Ersham House Nursing Home in Hailsham has been rated ‘Requires Improvement’ following an inspection by the Care Quality Commission (CQC).
It fell short in four of the five key areas of the CQC’s report, published this month after an unannounced inspection on April 16 and 19.
But it was a better outcome on its previous inspection, in August 2017, when the service was rated ‘Inadequate’ and put in special measures.
The most recent report says Ersham House, in Ersham Road, ‘Requires Improvement’ in terms of safety, effectiveness, responsiveness and leadership.
It said the care home was not consistently safe. Although it was meeting the legal requirements it was previously in breach, practices need time to be developed and embedded, to ensure consistent safe care.
Risks to people, staff and others had been assessed and recorded. However, improvements were needed to ensure food and fluid charts were accurately completed and all risk to people’s health appropriately mitigated.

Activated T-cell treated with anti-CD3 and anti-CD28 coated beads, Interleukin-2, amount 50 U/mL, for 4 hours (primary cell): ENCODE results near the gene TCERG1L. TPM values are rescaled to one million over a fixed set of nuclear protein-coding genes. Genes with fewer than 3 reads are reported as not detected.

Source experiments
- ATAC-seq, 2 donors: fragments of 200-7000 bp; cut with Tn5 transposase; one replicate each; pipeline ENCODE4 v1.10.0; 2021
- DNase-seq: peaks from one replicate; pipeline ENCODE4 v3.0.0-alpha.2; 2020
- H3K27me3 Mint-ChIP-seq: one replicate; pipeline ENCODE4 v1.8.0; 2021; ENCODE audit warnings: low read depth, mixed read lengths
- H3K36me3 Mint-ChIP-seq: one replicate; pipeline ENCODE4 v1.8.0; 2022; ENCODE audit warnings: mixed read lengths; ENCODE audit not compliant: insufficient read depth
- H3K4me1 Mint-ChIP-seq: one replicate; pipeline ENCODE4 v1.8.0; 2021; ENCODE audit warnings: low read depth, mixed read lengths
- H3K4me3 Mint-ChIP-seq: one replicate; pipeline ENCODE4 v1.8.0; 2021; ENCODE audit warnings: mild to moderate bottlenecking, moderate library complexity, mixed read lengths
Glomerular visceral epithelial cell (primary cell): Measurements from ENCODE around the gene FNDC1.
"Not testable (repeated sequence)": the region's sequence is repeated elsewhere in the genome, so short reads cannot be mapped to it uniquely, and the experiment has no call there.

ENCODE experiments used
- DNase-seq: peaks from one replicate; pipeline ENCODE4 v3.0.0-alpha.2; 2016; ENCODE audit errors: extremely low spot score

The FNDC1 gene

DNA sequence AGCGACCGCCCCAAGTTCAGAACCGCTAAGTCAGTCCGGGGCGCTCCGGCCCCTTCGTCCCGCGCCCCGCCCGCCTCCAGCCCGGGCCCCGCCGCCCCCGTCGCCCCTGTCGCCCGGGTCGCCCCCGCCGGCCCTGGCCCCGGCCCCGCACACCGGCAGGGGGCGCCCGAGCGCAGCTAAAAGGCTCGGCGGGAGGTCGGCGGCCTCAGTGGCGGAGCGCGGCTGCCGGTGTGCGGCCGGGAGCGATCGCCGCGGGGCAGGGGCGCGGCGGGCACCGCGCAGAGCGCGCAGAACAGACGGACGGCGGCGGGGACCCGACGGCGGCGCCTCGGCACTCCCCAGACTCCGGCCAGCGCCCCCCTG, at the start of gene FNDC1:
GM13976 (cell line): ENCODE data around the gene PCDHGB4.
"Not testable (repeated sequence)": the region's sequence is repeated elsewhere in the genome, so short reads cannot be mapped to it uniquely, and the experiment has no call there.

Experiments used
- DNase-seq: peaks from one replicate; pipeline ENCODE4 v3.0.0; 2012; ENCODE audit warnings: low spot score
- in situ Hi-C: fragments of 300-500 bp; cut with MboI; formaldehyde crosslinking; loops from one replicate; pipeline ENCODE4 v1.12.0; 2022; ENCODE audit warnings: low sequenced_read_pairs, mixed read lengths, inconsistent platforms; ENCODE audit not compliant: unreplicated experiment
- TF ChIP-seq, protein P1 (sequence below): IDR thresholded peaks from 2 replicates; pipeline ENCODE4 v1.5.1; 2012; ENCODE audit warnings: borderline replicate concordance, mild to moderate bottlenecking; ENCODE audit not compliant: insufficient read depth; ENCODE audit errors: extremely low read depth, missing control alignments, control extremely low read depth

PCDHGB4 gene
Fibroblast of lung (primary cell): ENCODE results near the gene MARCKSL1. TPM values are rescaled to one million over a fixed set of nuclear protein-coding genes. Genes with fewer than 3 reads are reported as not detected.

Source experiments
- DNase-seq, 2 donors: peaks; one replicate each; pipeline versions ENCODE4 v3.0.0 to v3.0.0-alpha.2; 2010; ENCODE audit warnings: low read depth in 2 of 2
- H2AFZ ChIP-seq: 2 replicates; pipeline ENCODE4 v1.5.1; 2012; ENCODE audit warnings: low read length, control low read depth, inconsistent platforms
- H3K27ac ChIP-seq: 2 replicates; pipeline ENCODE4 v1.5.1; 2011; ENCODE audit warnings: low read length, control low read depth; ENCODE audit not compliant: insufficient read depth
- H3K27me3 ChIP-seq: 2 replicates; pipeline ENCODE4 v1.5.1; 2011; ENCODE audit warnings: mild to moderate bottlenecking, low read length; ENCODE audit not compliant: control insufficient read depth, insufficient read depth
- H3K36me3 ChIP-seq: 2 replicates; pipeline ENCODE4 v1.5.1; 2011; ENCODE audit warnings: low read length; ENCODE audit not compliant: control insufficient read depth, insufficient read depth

Ersham House was not consistently effective. While meeting the legal requirements that were previously in breach, further time was needed to ensure all staff had received the necessary training to meet people’s needs.
The report said the home was not consistently responsive. It was now meeting its legal requirements but there were areas that required further development and embedding into everyday care delivery.
Not all care plans had guidance for staff to follow if a person’s health needs change or if they were in need of end of life care.
Ersham House was not consistently well-led, said the report. There were effective systems for assessing, monitoring and developing the quality of the service being provided to people, but the CQC needed evidence that this has been sustained over time and when more people are admitted to the service.
The home was rated ‘Good’ when it came to caring. Staff communicated clearly with people in a caring and supportive manner, said the report. Staff knew people well and had good relationships with them.
People were treated with respect and dignity. Each person’s care plan was individualised. They included information about what was important to the individual and their preferences for staff support.
Staff interacted positively with people, who responded well to the good rapport which had been established.